Skip to main content

Using Bacteria to "Pre-Chew" Waste

Three Birds in One

Like many, what motivated Skylar Van Horne to join the Honors Program was his passion for higher learning. A senior Biophysics and Chemistry major, he knew that his involvement in the Honors Program would further enrich his learning at this university beyond his own major. He was interested in how the unexpected connections courses could help him study more than one field and find connections as he narrowed down his own field of study. As he had hoped, his biggest takeaway from the Honors Program has been the ability to use techniques common to one field of study and apply them in unique ways, conceptually and sometimes practically, to another discipline. The interdisciplinary coursework and his great questions paper especially helped him to hone this skill. Now, he is polishing these skills with his own interdisciplinary research.

Skylar’s Honors thesis, titled “Biological Pretreatment of Biomass for Enhanced Biogas Production,” seeks to demonstrate how well a particular pretreatment bacteria can “pre-chew” different wastes. His project is part of ongoing research in the Hansen Green Group, a research-based lab in the Chemistry and Biochemistry Department at BYU. One of the major focuses of this group is essentially to harness the reaction that occurs in a swamp, where specialized bacteria break down a variety of different wastes and produce methane gas. This lab has worked for over 15 years on developing a novel system to produce methane gas as a source of renewable energy alongside "Grade A" fertilizer from nothing other than waste. This process has the potential to help solve world hunger with more fertilizer for crops and global waste management crises through environmentally friendly digestion methods all while producing a source of renewable energy. As Skylar put it, “Yes, that's three birds with one bio-chemo-mechanical stone.”

“My part in the process,” he explained, “consisted of developing and utilizing novel analytical chemistry methods to quantify key molecular intermediates that would demonstrate the digestion efficiency of our unique pretreatment bacteria, Caldicellulosiruptor bescii. Such data is vital to show how well this pretreatment bacteria can "pre-chew" different wastes before feeding said substrates to the anaerobic bacteria that produce the methane gas. It took me more than 6 months of working with various analytical chemistry experts before we could discover a method that worked in high-pressure liquid chromatography (HPLC) to quantify acetate and lactate in these complex waste mixtures.”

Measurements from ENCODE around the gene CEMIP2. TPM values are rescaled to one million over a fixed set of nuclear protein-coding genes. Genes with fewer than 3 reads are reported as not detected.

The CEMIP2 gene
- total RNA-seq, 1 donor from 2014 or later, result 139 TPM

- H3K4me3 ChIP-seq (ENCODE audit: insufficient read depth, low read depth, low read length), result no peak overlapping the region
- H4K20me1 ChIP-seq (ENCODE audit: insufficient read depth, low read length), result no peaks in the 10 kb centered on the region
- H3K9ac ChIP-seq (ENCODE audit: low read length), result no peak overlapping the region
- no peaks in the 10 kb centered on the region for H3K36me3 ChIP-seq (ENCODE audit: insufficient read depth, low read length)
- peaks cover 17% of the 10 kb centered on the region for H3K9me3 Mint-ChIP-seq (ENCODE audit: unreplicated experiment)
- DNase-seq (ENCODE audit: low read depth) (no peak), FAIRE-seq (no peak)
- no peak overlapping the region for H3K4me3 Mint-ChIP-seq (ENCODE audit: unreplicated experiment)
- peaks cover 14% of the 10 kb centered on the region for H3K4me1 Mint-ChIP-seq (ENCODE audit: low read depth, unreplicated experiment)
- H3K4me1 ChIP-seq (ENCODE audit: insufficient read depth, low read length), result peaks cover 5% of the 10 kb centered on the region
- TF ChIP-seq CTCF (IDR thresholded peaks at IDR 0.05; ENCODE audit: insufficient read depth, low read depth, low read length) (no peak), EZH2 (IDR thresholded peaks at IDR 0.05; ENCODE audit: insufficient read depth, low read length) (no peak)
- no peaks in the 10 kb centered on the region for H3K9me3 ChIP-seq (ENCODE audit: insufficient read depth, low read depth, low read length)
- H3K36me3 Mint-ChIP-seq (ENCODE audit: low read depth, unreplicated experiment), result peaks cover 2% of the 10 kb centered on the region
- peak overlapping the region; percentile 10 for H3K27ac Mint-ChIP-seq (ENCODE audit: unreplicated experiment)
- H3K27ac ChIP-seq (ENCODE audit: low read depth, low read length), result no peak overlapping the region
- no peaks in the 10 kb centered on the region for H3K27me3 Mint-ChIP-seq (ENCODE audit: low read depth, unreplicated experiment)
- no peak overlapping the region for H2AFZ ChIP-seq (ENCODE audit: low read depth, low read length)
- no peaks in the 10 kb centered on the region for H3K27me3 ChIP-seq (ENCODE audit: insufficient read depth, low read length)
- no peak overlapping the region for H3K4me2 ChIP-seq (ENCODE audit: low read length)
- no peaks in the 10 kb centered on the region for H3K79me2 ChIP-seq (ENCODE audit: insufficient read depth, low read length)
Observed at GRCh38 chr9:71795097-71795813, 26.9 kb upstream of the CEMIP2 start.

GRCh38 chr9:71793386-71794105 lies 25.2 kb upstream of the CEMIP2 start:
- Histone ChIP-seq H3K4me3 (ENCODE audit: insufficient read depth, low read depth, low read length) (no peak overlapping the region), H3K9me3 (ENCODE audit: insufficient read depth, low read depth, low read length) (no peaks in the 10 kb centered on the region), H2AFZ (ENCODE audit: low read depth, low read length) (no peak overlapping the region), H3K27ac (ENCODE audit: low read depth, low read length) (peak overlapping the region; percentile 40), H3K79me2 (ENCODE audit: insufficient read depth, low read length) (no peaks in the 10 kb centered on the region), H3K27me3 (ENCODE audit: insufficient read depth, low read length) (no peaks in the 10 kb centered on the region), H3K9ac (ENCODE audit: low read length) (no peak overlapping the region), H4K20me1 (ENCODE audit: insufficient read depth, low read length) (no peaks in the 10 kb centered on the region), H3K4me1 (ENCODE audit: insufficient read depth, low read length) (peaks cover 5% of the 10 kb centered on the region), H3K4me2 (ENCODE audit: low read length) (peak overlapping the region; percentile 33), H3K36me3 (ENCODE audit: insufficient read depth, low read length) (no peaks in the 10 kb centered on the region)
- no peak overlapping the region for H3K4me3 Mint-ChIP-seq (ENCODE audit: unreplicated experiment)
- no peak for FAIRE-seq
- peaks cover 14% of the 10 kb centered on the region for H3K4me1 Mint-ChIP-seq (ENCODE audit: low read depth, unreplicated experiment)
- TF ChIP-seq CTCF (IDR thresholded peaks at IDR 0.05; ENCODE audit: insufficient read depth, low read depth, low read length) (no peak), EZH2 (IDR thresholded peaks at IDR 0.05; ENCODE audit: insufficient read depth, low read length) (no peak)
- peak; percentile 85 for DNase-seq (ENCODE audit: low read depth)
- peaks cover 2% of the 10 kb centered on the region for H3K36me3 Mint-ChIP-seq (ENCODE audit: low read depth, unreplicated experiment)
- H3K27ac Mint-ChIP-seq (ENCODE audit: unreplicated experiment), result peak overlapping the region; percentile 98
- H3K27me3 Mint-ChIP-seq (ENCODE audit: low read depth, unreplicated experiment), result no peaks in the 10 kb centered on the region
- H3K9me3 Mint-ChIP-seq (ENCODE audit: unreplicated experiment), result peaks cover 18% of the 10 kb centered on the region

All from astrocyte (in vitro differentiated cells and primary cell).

Skylar’s Honors thesis has already led to noteworthy conclusions. Skylar and his team determined that the data they have obtained thus far alludes to C. bescii efficiently functioning as a pretreatment method for a variety of waste substances. One article on “Optimization of Pretreatment Methods in Anaerobic Digestion for Renewable Energy” is set to be published next year, and he is now putting the final touches on his thesis ahead of his December graduation with University Honors.

For others embarking on their Honors thesis endeavor, Skylar shares the following advice:

“Take advantage of research groups on campus here at BYU. The opportunity to be involved in hands-on, in-depth research as an undergraduate student is a once-in-a-lifetime opportunity, and you can get paid for doing it. There's likely a professor doing research in almost any topic you can think of on campus, so choose a college or department and find a time to talk with a professor about what research they might be conducting.”

Skylar also enjoys honing many different abilities and skills beyond his Biochemistry expertise, including photography, hip-hop instruction, and Spanish expertise. He is currently deciding between attending medical school or graduate studies after completing his undergraduate degree.